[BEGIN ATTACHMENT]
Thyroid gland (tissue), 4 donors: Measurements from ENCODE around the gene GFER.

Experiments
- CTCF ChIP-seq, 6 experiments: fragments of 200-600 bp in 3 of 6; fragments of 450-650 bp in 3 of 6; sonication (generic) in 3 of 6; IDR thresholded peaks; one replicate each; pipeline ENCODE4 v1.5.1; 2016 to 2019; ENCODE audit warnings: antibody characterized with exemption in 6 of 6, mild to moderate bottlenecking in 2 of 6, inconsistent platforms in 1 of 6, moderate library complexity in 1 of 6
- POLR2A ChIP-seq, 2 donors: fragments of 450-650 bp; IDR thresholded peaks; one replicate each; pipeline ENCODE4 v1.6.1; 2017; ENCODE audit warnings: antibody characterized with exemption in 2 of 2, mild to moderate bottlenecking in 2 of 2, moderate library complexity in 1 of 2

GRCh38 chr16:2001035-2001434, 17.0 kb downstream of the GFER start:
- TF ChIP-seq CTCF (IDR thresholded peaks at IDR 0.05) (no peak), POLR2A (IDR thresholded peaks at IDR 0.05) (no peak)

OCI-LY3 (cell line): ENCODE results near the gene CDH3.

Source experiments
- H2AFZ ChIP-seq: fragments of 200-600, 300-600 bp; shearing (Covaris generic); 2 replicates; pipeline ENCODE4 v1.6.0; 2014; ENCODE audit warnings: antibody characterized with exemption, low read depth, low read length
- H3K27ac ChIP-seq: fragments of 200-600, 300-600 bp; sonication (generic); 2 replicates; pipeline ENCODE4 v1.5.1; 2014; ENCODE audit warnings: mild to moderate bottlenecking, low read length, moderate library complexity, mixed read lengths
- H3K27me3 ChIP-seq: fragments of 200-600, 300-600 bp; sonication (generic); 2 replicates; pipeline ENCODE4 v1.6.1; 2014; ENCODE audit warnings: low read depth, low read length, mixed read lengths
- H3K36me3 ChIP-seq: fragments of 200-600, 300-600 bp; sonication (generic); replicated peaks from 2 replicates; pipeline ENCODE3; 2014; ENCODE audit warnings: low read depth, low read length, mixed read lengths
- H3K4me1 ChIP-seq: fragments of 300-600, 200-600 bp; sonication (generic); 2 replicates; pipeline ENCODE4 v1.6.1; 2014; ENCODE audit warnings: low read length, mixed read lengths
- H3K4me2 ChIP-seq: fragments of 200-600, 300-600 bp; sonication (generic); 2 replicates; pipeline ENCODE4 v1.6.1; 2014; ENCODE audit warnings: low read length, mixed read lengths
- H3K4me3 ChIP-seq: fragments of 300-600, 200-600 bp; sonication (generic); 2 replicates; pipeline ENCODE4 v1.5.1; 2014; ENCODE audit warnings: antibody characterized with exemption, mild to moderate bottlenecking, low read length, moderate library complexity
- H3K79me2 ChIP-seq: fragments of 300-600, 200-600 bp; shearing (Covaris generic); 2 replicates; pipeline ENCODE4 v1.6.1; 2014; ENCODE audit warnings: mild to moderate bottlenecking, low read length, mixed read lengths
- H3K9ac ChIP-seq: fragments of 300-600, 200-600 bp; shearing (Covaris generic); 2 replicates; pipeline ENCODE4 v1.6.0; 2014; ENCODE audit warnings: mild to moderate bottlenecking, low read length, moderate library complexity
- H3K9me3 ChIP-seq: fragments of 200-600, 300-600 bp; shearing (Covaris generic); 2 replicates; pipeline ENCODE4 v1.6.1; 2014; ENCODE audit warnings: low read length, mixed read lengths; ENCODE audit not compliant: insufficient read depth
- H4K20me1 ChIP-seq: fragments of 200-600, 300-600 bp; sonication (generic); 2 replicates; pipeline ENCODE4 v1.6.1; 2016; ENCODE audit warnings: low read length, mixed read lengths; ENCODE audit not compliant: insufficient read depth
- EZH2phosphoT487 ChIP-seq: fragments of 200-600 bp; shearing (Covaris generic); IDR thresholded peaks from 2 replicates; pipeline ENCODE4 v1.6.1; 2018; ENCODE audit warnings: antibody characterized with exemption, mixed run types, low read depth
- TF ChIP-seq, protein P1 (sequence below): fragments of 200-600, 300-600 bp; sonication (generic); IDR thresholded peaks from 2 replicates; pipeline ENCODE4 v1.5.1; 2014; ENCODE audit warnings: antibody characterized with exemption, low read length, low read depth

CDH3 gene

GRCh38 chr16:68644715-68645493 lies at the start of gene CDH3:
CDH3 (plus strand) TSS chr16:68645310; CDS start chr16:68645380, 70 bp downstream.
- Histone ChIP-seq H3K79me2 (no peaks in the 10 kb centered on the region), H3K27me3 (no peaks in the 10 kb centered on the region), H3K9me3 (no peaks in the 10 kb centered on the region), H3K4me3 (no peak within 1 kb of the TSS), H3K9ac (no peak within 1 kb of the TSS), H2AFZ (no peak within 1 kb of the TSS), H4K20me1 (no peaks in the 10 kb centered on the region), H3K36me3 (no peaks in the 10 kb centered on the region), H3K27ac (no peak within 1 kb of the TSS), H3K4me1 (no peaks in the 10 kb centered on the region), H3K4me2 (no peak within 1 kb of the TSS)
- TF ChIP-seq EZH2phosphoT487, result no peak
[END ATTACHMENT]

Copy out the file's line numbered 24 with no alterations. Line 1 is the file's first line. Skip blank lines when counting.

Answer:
CDH3 (plus strand) TSS chr16:68645310; CDS start chr16:68645380, 70 bp downstream.